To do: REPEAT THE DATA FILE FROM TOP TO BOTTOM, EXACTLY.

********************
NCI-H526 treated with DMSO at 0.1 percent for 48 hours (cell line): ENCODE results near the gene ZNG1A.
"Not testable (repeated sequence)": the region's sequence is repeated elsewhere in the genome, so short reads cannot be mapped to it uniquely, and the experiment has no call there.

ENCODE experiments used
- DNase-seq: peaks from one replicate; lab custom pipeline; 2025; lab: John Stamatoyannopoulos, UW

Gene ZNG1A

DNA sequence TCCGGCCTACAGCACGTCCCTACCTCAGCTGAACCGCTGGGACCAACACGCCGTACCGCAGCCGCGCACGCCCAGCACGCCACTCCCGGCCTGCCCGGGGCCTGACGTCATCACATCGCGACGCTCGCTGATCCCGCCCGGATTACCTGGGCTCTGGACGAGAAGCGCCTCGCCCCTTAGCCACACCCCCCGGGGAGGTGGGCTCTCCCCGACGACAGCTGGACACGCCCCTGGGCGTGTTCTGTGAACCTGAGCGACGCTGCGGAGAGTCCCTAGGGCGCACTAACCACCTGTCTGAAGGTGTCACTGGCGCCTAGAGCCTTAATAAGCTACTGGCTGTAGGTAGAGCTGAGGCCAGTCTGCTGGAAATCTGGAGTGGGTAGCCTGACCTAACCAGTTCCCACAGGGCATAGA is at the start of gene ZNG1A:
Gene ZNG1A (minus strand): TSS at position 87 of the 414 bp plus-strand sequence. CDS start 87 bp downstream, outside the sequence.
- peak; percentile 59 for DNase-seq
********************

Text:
NCI-H526 treated with DMSO at 0.1 percent for 48 hours (cell line): ENCODE results near the gene ZNG1A.
"Not testable (repeated sequence)": the region's sequence is repeated elsewhere in the genome, so short reads cannot be mapped to it uniquely, and the experiment has no call there.

ENCODE experiments used
- DNase-seq: peaks from one replicate; lab custom pipeline; 2025; lab: John Stamatoyannopoulos, UW

Gene ZNG1A

DNA sequence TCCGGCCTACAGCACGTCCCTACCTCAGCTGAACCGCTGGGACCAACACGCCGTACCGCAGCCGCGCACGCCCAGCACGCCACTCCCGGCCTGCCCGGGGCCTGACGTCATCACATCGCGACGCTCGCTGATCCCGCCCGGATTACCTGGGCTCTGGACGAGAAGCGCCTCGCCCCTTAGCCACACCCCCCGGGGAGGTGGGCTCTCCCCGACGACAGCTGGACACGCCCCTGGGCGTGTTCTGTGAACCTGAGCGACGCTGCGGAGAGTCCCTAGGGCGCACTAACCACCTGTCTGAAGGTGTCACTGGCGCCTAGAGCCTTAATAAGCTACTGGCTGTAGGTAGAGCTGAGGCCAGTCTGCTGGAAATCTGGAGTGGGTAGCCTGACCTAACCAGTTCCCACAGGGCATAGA is at the start of gene ZNG1A:
Gene ZNG1A (minus strand): TSS at position 87 of the 414 bp plus-strand sequence. CDS start 87 bp downstream, outside the sequence.
- peak; percentile 59 for DNase-seq